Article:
Inspiration from the Landscape

An artist can take inspiration from a variety of sources but the landscape has always been high on the list. One of the strangest natural landscapes that I have come across is the coastal area known as the Rocks of Garheugh. It sits between Port William and Auchenmalg and it is well worth taking the time to stop and have a look around.

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The first thing that strikes you is the strange alien landscape formed by a mixture of sharp edges and smooth surfaces. It is not difficult to imagine a science fiction film being set against this background. In amongst the various rocks there are occasional openings or shallow caves and these are said to have been inhabited by tramps seeking shelter in the not-so distant past. The stones are a mixture of greywacke crags and pinnacles. There are many deep cracks running through the formations, creating sharp outlines and edges that let the imagination run wild.

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Over the years, the rocks have become popular with climbers who use them for practise purposes. Greywacke is a variety of sandstone that is notable for its hardness and dark colour. Geologists attribute its formation to submarine avalanches or strong turbidity currents. Although this particular rock formation is situated very close to the road, it is far enough away for you to feel remote and yet have easy access to the site. On the day of my most recent visit, the sun was shining and a clear blue sky was reflecting a deep grey into some areas of the rocks.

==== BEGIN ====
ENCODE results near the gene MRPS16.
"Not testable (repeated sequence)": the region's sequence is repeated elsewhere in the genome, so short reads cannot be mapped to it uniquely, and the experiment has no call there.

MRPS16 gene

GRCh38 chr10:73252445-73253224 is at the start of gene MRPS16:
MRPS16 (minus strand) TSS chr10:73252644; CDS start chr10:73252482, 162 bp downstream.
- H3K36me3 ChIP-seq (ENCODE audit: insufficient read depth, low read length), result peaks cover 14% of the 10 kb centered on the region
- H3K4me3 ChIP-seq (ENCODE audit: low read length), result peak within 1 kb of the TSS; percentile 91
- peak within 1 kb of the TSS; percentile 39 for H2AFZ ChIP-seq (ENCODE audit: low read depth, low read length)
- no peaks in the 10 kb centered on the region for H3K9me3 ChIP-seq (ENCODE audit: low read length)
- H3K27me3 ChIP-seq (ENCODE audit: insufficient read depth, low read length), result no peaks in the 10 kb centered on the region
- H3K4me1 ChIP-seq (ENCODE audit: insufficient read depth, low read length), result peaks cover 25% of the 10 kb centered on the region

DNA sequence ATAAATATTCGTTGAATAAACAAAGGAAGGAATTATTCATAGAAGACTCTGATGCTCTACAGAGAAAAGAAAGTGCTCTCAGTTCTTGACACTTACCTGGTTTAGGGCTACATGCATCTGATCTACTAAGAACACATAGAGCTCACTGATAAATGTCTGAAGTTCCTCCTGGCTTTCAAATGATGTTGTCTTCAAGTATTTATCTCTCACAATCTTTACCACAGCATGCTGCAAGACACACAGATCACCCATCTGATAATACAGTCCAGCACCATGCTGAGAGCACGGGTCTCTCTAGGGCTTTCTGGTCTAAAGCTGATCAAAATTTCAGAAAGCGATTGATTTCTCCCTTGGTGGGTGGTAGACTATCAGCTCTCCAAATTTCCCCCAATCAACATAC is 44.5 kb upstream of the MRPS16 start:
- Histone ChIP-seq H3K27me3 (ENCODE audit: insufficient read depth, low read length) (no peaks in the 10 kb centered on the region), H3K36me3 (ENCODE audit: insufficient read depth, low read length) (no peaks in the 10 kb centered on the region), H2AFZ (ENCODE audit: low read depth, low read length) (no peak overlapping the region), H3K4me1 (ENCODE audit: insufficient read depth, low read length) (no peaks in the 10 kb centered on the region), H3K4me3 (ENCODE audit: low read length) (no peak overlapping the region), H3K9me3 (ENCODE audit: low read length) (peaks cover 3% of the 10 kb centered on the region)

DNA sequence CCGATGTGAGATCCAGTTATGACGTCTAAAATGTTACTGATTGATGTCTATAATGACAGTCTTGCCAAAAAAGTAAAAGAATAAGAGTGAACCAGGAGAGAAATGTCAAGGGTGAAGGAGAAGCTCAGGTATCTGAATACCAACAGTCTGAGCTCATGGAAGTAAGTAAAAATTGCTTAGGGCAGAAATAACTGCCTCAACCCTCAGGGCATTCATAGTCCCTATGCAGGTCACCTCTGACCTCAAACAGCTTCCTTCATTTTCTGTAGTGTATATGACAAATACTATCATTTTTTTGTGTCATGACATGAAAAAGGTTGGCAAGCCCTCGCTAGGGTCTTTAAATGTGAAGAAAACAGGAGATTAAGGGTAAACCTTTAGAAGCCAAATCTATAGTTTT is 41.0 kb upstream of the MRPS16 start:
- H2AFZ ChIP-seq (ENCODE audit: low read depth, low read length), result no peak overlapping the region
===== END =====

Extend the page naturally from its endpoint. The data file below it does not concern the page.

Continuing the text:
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The sheer scale of these rocks is difficult to gauge from the photographs but they range from towering cliff faces to relatively small sculptured stones. You can see the erosion of the sea in some areas where a wave pattern has been formed and there is a distinct separation from the lowest rocks to those more protected from the elements. It really is a case of the more you look, the more you see.

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One area of strewn rocks resembled a mass of broken sculptures with strange bore holes and smooth curves. Many of the rocks suggest facial features, although this is largely in our own imagination as we try to force some recognition on these weird and wonderful formations.

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This is the sort of inspiration that will help me with my ecoarts project as I am attempting to create artworks that will reside comfortably in the landscape. Having spent recent weeks looking at ancient archaeological sites in the area, I realise how fortunate I am to have such a wonderful landscape on my doorstep. In this part of south west Scotland we have the hills, the lowland areas and superb coastal views. They all change dramatically with the seasons and can be visited over and over again, each time offering a new experience.

If you would like to see more of my landscape photography please visit my gallery on the Bigvyor website. The site is constantly updating with new features enabling the artist or art lover to set up their own galleries or rooms. If you have any comments regarding the site or my blog, please email me at harvey.mayson@bigvyor.com.

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